The U.S. typically sees a drop in gasoline prices as demand begins to tail off at the end of the summer travel season. This year is breaking the trend with gasoline prices sitting at their highest for the season since 2014, due in large part to the global oil price rally. AAA reports that the national price average was at $2.867 as of Wednesday, September 26th. Gasoline prices were 27 cents higher per gallon than they were at the same time last year, and this backwards trend could continue into the fall and winter seasons.
Oil industry experts are pointing to increasing sanctions against Iranian crude, combined with other OPEC countries and other major crude producers, like Russia, not increasing production to make up the difference in lost volume. U.S. gasoline inventories are at seasonal record highs which could offer some relief to increasing prices, according to Bob Yawger, Director of energy futures at Mizuho, but it might not be enough to actually reverse the current trend of increasing pump prices. The pump price increases come at a pivotal time with U.S. midterm elections right around the corner, however voter decisions usually aren’t swayed until consumers have to make “lifestyle changes” which typically occur when prices reach $3.25/gallon.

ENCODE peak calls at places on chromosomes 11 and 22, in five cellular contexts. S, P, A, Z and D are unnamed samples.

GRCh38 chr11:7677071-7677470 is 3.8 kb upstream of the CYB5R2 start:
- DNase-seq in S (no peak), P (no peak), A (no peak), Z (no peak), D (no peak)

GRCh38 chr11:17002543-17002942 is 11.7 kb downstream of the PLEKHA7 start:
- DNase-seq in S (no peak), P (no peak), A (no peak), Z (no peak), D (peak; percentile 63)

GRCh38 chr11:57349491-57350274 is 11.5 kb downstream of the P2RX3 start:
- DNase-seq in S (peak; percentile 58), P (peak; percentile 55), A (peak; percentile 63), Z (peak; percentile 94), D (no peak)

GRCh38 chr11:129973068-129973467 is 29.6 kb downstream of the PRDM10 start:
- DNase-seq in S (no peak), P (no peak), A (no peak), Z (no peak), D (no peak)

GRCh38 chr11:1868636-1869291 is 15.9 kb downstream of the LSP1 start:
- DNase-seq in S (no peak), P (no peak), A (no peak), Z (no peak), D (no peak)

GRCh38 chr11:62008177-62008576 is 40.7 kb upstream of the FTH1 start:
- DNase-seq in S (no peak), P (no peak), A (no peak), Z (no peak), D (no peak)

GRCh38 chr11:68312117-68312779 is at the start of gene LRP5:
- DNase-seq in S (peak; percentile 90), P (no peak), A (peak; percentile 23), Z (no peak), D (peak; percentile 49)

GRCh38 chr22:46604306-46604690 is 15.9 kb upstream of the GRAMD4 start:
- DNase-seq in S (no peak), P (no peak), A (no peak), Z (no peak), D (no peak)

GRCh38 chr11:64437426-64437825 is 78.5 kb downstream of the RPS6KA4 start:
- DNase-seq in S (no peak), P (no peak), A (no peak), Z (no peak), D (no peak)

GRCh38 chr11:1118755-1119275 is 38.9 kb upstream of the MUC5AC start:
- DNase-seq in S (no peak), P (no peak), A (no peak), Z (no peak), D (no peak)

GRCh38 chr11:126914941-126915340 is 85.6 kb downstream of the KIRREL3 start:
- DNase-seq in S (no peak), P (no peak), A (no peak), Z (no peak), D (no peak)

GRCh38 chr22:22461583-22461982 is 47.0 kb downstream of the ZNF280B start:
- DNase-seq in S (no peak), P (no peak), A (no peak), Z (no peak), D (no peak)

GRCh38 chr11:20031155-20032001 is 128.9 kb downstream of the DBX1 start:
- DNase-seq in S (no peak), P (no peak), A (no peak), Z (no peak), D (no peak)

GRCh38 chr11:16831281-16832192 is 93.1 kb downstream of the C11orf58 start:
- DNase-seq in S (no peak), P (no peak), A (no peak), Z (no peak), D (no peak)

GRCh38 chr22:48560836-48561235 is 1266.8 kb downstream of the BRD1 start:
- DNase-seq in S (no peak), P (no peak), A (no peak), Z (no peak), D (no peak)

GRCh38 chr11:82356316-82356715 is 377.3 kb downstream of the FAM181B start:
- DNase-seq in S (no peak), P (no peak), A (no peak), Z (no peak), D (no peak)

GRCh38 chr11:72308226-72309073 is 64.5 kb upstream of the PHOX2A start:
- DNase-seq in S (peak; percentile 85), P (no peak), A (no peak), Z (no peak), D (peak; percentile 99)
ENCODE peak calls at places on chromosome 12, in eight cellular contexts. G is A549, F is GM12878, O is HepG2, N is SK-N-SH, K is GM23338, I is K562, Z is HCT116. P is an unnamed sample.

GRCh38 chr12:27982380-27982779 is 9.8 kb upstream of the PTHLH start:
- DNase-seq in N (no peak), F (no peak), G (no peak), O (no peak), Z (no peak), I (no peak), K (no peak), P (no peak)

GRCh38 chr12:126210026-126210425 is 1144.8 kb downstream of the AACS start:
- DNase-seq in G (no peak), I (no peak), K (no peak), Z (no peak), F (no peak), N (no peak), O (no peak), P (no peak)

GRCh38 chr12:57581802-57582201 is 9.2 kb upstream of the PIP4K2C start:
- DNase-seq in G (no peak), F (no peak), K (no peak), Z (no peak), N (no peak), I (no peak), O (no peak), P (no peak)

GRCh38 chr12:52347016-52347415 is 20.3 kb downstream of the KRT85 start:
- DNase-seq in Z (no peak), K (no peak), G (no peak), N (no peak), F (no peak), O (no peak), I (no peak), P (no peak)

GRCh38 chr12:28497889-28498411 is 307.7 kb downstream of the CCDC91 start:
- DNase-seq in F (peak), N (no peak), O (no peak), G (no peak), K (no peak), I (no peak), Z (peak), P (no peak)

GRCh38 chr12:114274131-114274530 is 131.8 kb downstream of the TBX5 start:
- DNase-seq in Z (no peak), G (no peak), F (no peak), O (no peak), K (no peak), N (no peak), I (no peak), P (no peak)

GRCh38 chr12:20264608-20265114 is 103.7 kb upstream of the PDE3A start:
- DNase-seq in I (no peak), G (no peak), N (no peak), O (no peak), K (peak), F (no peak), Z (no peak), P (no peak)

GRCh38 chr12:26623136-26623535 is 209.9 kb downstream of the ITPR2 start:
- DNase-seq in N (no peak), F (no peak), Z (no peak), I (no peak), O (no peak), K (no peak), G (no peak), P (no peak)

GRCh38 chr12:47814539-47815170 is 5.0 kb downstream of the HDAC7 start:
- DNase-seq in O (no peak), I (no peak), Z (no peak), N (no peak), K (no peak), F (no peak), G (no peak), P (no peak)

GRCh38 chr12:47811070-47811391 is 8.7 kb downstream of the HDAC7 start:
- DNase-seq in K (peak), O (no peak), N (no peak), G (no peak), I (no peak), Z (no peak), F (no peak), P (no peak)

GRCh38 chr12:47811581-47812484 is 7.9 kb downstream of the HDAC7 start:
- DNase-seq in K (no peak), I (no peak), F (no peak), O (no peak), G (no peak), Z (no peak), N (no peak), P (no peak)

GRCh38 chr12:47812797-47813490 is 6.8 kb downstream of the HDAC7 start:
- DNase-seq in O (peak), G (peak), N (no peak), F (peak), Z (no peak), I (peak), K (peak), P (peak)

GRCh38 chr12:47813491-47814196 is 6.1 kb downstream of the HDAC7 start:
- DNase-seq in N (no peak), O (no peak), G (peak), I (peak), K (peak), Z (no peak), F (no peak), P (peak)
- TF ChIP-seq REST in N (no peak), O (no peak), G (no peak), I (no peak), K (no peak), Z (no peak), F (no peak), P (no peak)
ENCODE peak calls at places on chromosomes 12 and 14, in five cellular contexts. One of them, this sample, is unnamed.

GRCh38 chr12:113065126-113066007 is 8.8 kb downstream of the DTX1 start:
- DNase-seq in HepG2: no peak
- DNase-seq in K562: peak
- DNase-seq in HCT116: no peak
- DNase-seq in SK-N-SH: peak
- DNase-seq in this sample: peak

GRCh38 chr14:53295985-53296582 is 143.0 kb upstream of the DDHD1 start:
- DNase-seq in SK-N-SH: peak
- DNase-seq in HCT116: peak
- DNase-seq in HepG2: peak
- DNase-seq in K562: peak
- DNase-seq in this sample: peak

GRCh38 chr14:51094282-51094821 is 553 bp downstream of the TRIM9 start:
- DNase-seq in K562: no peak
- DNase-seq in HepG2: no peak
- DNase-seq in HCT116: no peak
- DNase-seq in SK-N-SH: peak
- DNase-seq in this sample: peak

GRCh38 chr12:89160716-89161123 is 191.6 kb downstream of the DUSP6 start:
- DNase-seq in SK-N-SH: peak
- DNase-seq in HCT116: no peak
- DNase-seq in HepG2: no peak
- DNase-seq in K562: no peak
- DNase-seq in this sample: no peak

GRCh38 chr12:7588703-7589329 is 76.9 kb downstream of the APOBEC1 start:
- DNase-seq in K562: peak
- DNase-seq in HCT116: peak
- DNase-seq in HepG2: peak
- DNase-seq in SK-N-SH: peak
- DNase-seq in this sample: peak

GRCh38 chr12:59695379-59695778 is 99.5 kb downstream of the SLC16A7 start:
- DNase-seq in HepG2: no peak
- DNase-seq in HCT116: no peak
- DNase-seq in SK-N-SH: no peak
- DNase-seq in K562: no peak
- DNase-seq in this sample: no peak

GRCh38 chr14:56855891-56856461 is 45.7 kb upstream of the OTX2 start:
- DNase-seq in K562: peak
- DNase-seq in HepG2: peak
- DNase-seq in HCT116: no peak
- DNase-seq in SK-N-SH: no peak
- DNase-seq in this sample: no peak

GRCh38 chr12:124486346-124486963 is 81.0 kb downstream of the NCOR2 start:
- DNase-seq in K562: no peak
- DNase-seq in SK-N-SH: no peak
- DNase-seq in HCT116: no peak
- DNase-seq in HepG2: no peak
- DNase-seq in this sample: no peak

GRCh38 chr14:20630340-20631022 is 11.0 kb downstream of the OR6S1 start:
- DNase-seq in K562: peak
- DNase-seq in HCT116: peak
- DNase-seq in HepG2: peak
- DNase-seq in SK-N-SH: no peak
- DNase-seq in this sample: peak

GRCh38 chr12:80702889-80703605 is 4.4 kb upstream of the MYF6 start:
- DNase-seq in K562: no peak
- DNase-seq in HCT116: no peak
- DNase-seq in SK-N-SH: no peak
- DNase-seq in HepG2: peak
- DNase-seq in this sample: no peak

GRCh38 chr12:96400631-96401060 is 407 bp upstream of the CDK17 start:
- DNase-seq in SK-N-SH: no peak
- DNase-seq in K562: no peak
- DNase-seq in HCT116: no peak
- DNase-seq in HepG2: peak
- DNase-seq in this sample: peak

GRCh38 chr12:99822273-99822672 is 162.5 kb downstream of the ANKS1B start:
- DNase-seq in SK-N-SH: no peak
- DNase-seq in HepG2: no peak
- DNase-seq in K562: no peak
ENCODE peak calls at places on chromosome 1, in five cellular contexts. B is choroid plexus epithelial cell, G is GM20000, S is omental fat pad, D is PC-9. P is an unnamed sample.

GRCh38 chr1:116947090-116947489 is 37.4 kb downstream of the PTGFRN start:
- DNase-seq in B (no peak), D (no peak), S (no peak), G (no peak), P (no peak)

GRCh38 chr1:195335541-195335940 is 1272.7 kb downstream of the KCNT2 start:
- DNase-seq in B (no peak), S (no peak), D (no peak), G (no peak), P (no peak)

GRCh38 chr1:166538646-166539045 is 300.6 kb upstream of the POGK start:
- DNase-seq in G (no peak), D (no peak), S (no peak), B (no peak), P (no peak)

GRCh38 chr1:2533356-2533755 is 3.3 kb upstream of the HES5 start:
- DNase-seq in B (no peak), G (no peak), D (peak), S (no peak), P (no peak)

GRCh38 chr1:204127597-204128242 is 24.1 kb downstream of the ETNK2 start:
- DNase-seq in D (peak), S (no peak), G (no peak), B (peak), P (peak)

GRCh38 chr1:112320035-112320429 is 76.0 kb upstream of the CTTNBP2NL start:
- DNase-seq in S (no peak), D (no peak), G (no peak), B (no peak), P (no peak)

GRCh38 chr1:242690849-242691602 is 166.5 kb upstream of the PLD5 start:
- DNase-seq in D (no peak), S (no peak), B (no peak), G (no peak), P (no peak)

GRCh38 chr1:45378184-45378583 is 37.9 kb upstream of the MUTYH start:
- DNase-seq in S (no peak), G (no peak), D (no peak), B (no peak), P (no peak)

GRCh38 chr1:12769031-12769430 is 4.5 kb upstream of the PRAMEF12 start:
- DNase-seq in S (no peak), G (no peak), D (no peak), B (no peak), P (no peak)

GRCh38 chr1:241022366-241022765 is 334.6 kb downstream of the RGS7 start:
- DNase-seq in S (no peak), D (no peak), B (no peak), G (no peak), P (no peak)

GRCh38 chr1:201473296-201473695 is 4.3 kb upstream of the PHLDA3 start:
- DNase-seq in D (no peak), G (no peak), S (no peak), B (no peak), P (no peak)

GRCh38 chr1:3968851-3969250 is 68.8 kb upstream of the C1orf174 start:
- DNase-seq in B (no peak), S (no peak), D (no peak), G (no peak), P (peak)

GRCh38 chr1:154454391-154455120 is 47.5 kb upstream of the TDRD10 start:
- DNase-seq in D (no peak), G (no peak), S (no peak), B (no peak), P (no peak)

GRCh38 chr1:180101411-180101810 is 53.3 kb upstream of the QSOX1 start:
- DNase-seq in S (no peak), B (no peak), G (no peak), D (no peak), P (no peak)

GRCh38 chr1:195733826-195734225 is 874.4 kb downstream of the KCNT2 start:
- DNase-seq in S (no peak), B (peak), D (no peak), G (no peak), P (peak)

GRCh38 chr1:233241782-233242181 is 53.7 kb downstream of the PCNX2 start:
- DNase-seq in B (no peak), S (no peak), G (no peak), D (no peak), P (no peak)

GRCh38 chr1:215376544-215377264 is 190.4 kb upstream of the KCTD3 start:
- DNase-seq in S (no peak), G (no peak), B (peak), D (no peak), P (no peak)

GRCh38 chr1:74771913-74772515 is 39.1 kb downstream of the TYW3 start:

2018 has been a very unique year for the oil industry, with looming uncertainty still remaining. Time will tell if this backwards trend of increasing gasoline pump prices will continue, and what, if any, effect they will have on the geopolitical landscape. As of now, it appears there will be little immediate relief from higher prices.